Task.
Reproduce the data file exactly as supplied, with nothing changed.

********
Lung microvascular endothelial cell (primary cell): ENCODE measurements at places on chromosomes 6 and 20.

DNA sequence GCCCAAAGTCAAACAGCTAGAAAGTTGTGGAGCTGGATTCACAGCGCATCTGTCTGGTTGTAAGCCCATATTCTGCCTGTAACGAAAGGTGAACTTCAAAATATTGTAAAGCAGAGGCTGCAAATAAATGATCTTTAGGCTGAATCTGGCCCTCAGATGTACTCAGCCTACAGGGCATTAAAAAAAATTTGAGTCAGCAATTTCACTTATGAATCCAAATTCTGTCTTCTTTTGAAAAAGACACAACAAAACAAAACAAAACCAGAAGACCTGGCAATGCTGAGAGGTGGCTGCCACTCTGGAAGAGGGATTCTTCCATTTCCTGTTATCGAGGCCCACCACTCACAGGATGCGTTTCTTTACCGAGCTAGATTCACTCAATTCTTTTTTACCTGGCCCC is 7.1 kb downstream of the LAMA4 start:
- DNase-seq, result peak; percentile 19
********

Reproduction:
Lung microvascular endothelial cell (primary cell): ENCODE measurements at places on chromosomes 6 and 20.

DNA sequence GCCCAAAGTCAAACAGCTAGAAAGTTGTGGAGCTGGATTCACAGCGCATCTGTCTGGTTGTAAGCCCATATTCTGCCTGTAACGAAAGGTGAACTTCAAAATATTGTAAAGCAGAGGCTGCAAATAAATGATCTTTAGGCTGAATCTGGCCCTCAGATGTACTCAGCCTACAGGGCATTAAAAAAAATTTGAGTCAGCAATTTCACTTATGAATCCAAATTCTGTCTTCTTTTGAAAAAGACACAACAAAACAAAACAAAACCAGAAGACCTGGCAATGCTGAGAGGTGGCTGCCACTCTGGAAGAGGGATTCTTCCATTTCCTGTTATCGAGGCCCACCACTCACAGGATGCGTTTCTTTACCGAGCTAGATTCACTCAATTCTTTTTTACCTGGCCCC is 7.1 kb downstream of the LAMA4 start:
- DNase-seq, result peak; percentile 19